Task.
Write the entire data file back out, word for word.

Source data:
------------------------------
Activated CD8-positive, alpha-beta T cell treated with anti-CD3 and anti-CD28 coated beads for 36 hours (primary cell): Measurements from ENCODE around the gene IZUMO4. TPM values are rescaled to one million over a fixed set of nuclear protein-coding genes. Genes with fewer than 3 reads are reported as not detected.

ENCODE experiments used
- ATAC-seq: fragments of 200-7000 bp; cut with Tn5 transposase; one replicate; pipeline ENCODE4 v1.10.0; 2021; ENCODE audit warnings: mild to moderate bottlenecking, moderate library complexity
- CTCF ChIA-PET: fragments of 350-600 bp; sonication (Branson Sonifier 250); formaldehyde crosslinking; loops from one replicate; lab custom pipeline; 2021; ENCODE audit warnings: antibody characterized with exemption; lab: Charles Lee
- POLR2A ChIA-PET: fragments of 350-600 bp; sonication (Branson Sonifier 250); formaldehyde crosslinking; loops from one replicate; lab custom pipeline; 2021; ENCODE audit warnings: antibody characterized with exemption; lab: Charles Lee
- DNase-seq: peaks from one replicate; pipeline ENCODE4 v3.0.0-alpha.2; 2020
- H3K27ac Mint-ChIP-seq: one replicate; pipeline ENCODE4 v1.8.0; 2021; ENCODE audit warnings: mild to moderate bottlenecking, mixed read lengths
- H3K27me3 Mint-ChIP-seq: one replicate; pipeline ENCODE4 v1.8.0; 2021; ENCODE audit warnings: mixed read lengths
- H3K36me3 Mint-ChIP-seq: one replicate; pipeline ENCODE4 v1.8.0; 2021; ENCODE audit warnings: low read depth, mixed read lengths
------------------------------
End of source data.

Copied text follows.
Activated CD8-positive, alpha-beta T cell treated with anti-CD3 and anti-CD28 coated beads for 36 hours (primary cell): Measurements from ENCODE around the gene IZUMO4. TPM values are rescaled to one million over a fixed set of nuclear protein-coding genes. Genes with fewer than 3 reads are reported as not detected.

ENCODE experiments used
- ATAC-seq: fragments of 200-7000 bp; cut with Tn5 transposase; one replicate; pipeline ENCODE4 v1.10.0; 2021; ENCODE audit warnings: mild to moderate bottlenecking, moderate library complexity
- CTCF ChIA-PET: fragments of 350-600 bp; sonication (Branson Sonifier 250); formaldehyde crosslinking; loops from one replicate; lab custom pipeline; 2021; ENCODE audit warnings: antibody characterized with exemption; lab: Charles Lee
- POLR2A ChIA-PET: fragments of 350-600 bp; sonication (Branson Sonifier 250); formaldehyde crosslinking; loops from one replicate; lab custom pipeline; 2021; ENCODE audit warnings: antibody characterized with exemption; lab: Charles Lee
- DNase-seq: peaks from one replicate; pipeline ENCODE4 v3.0.0-alpha.2; 2020
- H3K27ac Mint-ChIP-seq: one replicate; pipeline ENCODE4 v1.8.0; 2021; ENCODE audit warnings: mild to moderate bottlenecking, mixed read lengths
- H3K27me3 Mint-ChIP-seq: one replicate; pipeline ENCODE4 v1.8.0; 2021; ENCODE audit warnings: mixed read lengths
- H3K36me3 Mint-ChIP-seq: one replicate; pipeline ENCODE4 v1.8.0; 2021; ENCODE audit warnings: low read depth, mixed read lengths